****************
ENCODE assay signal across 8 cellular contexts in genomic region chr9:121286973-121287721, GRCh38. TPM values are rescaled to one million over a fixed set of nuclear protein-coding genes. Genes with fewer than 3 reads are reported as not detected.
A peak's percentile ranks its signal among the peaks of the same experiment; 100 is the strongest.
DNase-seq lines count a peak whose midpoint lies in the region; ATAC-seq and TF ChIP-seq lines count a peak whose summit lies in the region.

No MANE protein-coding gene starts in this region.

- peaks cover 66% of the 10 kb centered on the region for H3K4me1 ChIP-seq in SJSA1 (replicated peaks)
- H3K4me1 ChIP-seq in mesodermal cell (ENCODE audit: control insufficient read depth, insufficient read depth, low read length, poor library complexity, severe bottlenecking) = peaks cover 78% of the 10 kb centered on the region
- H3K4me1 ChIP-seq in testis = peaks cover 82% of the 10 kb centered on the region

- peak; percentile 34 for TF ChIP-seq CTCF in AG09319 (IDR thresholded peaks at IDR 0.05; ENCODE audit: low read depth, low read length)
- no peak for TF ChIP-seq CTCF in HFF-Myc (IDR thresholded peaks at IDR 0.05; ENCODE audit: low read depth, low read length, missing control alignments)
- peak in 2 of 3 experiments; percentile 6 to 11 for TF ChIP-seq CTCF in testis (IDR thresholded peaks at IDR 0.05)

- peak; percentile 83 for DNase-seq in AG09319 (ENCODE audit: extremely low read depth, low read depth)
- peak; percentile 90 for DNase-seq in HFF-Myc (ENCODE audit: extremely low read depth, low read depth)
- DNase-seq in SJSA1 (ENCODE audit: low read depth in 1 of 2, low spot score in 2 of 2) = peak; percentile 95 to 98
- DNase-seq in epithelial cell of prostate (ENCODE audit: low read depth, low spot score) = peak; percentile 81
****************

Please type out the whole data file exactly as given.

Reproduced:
ENCODE assay signal across 8 cellular contexts in genomic region chr9:121286973-121287721, GRCh38. TPM values are rescaled to one million over a fixed set of nuclear protein-coding genes. Genes with fewer than 3 reads are reported as not detected.
A peak's percentile ranks its signal among the peaks of the same experiment; 100 is the strongest.
DNase-seq lines count a peak whose midpoint lies in the region; ATAC-seq and TF ChIP-seq lines count a peak whose summit lies in the region.

No MANE protein-coding gene starts in this region.

- peaks cover 66% of the 10 kb centered on the region for H3K4me1 ChIP-seq in SJSA1 (replicated peaks)
- H3K4me1 ChIP-seq in mesodermal cell (ENCODE audit: control insufficient read depth, insufficient read depth, low read length, poor library complexity, severe bottlenecking) = peaks cover 78% of the 10 kb centered on the region
- H3K4me1 ChIP-seq in testis = peaks cover 82% of the 10 kb centered on the region

- peak; percentile 34 for TF ChIP-seq CTCF in AG09319 (IDR thresholded peaks at IDR 0.05; ENCODE audit: low read depth, low read length)
- no peak for TF ChIP-seq CTCF in HFF-Myc (IDR thresholded peaks at IDR 0.05; ENCODE audit: low read depth, low read length, missing control alignments)
- peak in 2 of 3 experiments; percentile 6 to 11 for TF ChIP-seq CTCF in testis (IDR thresholded peaks at IDR 0.05)

- peak; percentile 83 for DNase-seq in AG09319 (ENCODE audit: extremely low read depth, low read depth)
- peak; percentile 90 for DNase-seq in HFF-Myc (ENCODE audit: extremely low read depth, low read depth)
- DNase-seq in SJSA1 (ENCODE audit: low read depth in 1 of 2, low spot score in 2 of 2) = peak; percentile 95 to 98
- DNase-seq in epithelial cell of prostate (ENCODE audit: low read depth, low spot score) = peak; percentile 81